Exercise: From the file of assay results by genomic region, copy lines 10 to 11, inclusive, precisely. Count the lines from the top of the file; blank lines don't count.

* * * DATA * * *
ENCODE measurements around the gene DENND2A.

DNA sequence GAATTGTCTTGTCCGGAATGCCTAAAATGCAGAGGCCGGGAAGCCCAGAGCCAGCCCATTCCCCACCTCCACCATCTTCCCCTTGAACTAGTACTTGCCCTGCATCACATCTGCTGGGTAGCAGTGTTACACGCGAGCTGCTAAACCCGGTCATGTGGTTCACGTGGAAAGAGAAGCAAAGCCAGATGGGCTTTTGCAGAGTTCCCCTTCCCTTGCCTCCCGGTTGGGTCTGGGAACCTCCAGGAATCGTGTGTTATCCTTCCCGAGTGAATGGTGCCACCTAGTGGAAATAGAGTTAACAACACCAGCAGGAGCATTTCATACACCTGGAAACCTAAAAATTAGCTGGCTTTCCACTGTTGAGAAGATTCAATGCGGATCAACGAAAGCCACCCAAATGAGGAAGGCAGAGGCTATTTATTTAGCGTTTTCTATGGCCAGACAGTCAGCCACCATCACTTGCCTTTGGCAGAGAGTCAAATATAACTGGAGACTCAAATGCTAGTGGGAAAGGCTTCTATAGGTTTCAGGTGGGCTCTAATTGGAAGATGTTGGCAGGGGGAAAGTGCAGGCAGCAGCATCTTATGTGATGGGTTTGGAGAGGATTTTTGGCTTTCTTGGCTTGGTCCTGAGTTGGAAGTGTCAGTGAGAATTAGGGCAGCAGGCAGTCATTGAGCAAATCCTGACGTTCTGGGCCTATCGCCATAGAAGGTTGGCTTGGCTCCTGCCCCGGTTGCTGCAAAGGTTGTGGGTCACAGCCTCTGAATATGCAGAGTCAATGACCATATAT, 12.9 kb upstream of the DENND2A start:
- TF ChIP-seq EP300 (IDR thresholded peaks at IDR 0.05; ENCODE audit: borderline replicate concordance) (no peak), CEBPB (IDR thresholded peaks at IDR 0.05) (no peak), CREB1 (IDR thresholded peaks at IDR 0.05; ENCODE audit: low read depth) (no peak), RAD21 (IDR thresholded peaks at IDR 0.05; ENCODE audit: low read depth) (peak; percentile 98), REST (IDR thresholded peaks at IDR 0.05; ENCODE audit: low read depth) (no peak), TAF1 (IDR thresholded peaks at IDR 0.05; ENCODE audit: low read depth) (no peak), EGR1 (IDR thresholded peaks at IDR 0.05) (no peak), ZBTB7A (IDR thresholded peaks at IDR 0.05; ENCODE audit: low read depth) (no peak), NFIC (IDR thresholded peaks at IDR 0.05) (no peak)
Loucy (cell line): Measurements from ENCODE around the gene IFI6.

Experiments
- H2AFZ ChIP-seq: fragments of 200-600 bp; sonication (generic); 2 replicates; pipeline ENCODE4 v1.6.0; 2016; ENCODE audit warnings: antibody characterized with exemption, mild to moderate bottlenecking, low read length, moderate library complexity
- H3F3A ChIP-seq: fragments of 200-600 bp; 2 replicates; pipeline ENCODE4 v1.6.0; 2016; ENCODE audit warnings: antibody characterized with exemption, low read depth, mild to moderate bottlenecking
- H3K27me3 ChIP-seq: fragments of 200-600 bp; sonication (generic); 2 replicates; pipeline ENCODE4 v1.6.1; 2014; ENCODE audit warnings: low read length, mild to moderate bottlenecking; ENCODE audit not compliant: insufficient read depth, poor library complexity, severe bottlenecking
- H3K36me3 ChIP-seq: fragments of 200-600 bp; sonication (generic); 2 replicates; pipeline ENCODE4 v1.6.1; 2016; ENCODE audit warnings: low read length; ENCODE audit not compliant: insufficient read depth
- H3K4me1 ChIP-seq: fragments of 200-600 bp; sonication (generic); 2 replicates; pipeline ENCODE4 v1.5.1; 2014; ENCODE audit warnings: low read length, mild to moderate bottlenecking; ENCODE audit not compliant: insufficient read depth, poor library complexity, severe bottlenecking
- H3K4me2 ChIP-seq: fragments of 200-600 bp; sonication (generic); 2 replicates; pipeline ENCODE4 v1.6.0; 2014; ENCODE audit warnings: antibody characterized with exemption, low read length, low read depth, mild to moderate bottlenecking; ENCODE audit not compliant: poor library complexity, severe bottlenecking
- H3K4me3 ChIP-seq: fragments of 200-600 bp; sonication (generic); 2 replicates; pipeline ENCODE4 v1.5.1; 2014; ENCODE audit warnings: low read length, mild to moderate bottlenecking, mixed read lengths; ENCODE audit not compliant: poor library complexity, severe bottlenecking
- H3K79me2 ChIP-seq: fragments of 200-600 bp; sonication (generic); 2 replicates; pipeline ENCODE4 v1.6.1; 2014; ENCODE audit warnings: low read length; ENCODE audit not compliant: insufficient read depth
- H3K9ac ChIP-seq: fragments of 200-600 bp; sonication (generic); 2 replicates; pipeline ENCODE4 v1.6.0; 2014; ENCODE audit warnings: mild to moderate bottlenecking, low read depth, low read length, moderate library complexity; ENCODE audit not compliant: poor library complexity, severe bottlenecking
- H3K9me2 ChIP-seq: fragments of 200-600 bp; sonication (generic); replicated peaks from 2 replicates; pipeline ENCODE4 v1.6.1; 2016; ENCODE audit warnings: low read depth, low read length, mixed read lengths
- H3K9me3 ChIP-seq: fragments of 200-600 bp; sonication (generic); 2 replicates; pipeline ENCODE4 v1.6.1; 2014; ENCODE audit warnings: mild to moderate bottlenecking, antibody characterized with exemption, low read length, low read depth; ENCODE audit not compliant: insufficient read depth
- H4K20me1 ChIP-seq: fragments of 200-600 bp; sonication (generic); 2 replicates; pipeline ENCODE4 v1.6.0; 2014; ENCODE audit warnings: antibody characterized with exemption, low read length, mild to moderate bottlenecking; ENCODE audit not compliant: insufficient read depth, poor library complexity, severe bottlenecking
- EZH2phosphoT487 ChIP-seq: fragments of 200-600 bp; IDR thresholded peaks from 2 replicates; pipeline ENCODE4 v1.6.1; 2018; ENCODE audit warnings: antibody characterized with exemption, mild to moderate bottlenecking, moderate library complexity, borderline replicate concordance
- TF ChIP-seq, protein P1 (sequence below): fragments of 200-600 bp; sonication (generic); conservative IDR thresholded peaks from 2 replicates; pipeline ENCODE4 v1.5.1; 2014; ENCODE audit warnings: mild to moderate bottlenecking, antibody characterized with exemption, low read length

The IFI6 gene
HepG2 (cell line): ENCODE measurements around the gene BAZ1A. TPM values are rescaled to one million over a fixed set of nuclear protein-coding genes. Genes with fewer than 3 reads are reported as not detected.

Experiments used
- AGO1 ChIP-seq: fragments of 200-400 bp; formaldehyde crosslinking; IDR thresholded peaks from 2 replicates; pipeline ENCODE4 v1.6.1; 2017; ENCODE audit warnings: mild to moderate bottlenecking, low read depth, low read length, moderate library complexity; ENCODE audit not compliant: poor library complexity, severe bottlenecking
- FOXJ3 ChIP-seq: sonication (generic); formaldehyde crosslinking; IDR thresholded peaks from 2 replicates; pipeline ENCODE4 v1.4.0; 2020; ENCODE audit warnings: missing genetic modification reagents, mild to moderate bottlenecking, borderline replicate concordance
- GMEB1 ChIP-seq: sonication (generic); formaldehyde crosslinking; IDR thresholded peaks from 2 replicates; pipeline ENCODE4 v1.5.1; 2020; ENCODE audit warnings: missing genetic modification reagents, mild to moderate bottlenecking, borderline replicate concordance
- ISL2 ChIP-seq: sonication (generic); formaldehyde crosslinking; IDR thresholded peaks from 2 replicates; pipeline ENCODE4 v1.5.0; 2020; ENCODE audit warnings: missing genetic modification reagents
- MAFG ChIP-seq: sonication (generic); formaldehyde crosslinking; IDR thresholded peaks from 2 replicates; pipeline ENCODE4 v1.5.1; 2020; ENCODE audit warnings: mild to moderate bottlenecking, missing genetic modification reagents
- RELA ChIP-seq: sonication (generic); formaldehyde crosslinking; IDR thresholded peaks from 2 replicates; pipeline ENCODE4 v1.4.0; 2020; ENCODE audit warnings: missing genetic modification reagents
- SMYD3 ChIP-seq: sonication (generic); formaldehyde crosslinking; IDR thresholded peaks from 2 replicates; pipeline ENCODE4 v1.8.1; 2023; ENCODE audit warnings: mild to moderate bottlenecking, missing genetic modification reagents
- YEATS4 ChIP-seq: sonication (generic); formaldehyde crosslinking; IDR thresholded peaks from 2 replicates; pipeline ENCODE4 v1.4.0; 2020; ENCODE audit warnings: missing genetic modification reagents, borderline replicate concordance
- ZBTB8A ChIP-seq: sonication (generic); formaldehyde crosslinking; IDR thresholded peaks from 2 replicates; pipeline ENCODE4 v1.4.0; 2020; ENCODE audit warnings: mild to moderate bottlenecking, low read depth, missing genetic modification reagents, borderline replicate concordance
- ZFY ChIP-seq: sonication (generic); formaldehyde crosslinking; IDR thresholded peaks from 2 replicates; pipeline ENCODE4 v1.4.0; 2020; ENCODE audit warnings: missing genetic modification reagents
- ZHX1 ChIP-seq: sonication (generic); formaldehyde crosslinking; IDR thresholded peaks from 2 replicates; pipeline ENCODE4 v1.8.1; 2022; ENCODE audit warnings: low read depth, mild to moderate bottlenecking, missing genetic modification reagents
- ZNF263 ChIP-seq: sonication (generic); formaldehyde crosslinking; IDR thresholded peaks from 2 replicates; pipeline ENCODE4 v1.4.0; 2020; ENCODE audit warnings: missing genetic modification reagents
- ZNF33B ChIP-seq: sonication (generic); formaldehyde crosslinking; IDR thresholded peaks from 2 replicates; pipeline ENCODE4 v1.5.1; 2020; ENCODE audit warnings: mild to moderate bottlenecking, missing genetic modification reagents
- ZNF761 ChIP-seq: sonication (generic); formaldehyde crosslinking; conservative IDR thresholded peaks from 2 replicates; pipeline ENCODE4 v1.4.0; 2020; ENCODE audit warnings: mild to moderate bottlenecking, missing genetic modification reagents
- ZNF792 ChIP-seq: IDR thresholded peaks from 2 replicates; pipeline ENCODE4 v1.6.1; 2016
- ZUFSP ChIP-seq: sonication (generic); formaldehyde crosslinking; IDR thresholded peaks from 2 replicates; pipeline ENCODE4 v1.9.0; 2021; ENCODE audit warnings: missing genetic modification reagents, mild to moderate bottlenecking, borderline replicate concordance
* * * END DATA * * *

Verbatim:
- H3K4me1 ChIP-seq: fragments of 200-600 bp; sonication (generic); 2 replicates; pipeline ENCODE4 v1.5.1; 2014; ENCODE audit warnings: low read length, mild to moderate bottlenecking; ENCODE audit not compliant: insufficient read depth, poor library complexity, severe bottlenecking
- H3K4me2 ChIP-seq: fragments of 200-600 bp; sonication (generic); 2 replicates; pipeline ENCODE4 v1.6.0; 2014; ENCODE audit warnings: antibody characterized with exemption, low read length, low read depth, mild to moderate bottlenecking; ENCODE audit not compliant: poor library complexity, severe bottlenecking